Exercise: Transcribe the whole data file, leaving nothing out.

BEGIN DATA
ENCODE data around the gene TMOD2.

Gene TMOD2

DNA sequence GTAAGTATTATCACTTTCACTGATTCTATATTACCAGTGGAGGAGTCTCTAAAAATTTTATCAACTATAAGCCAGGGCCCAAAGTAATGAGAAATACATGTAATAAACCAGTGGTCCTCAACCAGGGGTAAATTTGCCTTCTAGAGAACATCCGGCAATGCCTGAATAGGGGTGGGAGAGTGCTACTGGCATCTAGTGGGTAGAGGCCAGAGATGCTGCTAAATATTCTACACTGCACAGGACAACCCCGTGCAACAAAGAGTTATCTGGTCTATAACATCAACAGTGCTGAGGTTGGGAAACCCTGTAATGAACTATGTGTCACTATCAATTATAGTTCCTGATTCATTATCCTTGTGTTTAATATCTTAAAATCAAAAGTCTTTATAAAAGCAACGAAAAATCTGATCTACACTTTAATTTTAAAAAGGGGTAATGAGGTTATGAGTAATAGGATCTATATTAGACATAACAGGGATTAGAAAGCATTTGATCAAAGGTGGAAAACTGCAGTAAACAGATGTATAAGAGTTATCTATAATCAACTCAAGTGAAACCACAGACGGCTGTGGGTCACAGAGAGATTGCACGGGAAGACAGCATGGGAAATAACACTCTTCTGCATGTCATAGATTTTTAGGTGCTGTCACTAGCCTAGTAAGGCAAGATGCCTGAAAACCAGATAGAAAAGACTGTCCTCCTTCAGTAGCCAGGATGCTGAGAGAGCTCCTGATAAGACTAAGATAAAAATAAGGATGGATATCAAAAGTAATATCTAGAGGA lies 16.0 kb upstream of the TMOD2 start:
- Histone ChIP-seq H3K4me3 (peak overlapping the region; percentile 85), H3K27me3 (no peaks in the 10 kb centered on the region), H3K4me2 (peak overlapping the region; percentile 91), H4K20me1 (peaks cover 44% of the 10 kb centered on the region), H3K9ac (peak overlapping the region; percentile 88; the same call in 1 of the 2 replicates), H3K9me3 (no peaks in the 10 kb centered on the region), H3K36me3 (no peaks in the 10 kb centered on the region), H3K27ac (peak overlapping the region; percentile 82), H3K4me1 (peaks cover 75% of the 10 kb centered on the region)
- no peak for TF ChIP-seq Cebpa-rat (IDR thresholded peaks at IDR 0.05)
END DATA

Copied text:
ENCODE data around the gene TMOD2.

Gene TMOD2

DNA sequence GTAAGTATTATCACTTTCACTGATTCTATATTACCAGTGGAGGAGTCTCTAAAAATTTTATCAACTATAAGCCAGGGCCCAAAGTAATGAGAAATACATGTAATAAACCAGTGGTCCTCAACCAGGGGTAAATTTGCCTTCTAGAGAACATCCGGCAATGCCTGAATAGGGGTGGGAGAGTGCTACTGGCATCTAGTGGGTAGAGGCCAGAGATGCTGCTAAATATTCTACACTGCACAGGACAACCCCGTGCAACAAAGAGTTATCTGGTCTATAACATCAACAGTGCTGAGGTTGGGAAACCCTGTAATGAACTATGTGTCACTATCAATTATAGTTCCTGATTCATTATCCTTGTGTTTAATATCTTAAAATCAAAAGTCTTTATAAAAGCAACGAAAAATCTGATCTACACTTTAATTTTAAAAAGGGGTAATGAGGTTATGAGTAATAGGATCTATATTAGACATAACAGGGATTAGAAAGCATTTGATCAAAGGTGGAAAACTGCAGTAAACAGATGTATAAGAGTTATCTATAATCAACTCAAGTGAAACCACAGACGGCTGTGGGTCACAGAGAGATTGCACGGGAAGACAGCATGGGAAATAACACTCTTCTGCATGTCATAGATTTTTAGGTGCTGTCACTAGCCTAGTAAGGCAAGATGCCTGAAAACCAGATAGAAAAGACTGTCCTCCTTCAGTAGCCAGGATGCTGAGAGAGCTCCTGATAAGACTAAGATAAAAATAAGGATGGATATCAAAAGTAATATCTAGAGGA lies 16.0 kb upstream of the TMOD2 start:
- Histone ChIP-seq H3K4me3 (peak overlapping the region; percentile 85), H3K27me3 (no peaks in the 10 kb centered on the region), H3K4me2 (peak overlapping the region; percentile 91), H4K20me1 (peaks cover 44% of the 10 kb centered on the region), H3K9ac (peak overlapping the region; percentile 88; the same call in 1 of the 2 replicates), H3K9me3 (no peaks in the 10 kb centered on the region), H3K36me3 (no peaks in the 10 kb centered on the region), H3K27ac (peak overlapping the region; percentile 82), H3K4me1 (peaks cover 75% of the 10 kb centered on the region)
- no peak for TF ChIP-seq Cebpa-rat (IDR thresholded peaks at IDR 0.05)